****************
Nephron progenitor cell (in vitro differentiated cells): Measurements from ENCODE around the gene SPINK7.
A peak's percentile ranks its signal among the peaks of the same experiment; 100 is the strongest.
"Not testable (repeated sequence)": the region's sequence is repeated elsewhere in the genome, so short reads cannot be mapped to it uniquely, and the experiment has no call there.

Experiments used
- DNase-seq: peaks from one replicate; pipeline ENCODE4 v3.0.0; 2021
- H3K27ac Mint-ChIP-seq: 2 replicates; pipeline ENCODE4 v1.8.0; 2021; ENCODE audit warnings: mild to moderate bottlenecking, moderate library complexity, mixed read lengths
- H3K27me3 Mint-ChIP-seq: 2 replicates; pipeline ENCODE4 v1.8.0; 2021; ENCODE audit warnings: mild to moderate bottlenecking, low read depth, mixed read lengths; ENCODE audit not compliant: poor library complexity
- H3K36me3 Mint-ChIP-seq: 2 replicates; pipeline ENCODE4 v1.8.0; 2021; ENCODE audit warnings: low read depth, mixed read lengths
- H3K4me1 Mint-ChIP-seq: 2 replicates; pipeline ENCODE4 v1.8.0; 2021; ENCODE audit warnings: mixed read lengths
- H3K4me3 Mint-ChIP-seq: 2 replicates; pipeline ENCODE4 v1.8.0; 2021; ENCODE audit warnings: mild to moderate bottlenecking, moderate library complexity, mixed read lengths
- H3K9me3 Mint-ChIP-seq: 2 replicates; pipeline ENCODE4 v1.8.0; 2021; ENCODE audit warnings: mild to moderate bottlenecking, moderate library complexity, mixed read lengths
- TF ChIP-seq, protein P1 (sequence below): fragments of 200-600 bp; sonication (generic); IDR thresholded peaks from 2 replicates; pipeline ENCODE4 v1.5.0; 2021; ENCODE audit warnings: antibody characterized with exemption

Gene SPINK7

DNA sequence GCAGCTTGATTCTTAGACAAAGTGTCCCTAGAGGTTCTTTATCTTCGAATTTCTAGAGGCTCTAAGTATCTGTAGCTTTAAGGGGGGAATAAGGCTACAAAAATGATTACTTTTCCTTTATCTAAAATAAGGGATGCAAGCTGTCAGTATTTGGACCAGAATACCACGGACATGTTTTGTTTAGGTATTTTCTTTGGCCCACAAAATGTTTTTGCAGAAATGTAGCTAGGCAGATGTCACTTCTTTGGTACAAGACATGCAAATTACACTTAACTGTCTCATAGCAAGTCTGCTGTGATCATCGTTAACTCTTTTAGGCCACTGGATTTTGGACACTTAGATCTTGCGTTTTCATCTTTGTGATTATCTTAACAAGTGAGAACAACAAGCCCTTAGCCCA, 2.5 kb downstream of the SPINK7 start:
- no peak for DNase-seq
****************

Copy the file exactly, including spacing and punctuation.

Nephron progenitor cell (in vitro differentiated cells): Measurements from ENCODE around the gene SPINK7.
A peak's percentile ranks its signal among the peaks of the same experiment; 100 is the strongest.
"Not testable (repeated sequence)": the region's sequence is repeated elsewhere in the genome, so short reads cannot be mapped to it uniquely, and the experiment has no call there.

Experiments used
- DNase-seq: peaks from one replicate; pipeline ENCODE4 v3.0.0; 2021
- H3K27ac Mint-ChIP-seq: 2 replicates; pipeline ENCODE4 v1.8.0; 2021; ENCODE audit warnings: mild to moderate bottlenecking, moderate library complexity, mixed read lengths
- H3K27me3 Mint-ChIP-seq: 2 replicates; pipeline ENCODE4 v1.8.0; 2021; ENCODE audit warnings: mild to moderate bottlenecking, low read depth, mixed read lengths; ENCODE audit not compliant: poor library complexity
- H3K36me3 Mint-ChIP-seq: 2 replicates; pipeline ENCODE4 v1.8.0; 2021; ENCODE audit warnings: low read depth, mixed read lengths
- H3K4me1 Mint-ChIP-seq: 2 replicates; pipeline ENCODE4 v1.8.0; 2021; ENCODE audit warnings: mixed read lengths
- H3K4me3 Mint-ChIP-seq: 2 replicates; pipeline ENCODE4 v1.8.0; 2021; ENCODE audit warnings: mild to moderate bottlenecking, moderate library complexity, mixed read lengths
- H3K9me3 Mint-ChIP-seq: 2 replicates; pipeline ENCODE4 v1.8.0; 2021; ENCODE audit warnings: mild to moderate bottlenecking, moderate library complexity, mixed read lengths
- TF ChIP-seq, protein P1 (sequence below): fragments of 200-600 bp; sonication (generic); IDR thresholded peaks from 2 replicates; pipeline ENCODE4 v1.5.0; 2021; ENCODE audit warnings: antibody characterized with exemption

Gene SPINK7

DNA sequence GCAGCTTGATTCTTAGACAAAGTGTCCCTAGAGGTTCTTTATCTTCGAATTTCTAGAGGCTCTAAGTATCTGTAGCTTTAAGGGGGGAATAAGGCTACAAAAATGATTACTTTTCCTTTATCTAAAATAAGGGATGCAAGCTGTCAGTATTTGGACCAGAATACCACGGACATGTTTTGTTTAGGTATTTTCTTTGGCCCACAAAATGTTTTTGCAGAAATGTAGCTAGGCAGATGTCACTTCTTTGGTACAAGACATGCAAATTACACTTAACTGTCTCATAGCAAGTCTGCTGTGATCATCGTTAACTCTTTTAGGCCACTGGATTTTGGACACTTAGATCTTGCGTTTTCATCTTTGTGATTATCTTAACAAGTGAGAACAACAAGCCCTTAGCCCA, 2.5 kb downstream of the SPINK7 start:
- no peak for DNase-seq